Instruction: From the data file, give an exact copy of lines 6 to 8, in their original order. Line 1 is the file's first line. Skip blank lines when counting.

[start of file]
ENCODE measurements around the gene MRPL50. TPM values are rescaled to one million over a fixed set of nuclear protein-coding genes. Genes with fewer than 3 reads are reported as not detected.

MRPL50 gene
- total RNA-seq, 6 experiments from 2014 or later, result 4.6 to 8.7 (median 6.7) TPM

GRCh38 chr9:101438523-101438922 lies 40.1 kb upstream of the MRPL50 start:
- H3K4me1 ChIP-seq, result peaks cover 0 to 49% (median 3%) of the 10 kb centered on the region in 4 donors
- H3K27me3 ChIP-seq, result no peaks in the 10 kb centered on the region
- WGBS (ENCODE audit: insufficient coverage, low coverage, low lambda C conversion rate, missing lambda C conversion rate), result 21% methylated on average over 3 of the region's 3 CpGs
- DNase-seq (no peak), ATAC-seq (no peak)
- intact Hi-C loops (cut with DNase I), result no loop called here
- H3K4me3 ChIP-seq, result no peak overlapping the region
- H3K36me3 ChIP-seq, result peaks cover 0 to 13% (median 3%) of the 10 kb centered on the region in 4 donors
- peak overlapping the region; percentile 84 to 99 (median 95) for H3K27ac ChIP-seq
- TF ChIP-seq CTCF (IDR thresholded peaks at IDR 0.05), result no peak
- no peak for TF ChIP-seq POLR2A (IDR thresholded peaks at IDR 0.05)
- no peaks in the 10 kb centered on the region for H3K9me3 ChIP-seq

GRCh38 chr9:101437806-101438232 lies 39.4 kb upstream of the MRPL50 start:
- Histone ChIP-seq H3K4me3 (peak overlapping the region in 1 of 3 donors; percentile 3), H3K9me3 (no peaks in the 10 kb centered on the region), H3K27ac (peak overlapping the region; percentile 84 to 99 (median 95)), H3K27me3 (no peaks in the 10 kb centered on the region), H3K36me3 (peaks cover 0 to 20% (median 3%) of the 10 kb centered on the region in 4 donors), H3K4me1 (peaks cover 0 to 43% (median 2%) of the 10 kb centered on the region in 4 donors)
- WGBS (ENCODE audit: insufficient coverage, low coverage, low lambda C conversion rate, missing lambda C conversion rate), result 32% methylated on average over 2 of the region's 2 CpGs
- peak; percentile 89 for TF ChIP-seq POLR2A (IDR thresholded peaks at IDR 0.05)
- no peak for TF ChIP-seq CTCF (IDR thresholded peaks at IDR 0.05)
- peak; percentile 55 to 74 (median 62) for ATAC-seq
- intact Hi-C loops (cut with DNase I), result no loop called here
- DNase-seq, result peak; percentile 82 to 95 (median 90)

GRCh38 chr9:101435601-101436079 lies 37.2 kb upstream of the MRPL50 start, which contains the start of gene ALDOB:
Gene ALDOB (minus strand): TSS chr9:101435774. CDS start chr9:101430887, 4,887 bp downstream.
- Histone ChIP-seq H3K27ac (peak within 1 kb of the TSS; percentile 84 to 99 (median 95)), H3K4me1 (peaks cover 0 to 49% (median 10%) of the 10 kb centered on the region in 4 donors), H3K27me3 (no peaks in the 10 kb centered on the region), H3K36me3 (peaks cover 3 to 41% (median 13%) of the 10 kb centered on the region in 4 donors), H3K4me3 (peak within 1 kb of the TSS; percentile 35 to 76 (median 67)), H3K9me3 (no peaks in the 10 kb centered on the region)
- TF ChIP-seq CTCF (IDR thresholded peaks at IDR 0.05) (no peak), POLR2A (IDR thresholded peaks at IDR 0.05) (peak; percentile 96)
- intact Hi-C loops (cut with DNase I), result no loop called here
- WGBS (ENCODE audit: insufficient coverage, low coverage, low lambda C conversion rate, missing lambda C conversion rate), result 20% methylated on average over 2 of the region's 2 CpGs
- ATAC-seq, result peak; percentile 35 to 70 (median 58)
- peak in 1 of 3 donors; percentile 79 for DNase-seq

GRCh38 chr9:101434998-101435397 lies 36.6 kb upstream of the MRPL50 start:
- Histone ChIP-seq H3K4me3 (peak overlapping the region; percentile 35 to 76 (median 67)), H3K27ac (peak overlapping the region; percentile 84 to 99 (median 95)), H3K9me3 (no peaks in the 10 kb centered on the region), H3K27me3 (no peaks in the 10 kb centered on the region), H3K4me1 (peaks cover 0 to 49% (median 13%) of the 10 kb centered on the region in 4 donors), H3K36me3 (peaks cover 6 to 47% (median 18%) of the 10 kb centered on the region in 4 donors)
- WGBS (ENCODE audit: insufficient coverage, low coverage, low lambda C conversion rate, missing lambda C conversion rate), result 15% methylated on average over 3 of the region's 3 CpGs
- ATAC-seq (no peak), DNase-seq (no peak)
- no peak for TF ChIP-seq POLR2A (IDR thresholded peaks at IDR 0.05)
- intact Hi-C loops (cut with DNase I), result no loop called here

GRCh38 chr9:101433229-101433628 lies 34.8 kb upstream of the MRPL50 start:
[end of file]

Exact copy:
- H3K27me3 ChIP-seq, result no peaks in the 10 kb centered on the region
- WGBS (ENCODE audit: insufficient coverage, low coverage, low lambda C conversion rate, missing lambda C conversion rate), result 21% methylated on average over 3 of the region's 3 CpGs
- DNase-seq (no peak), ATAC-seq (no peak)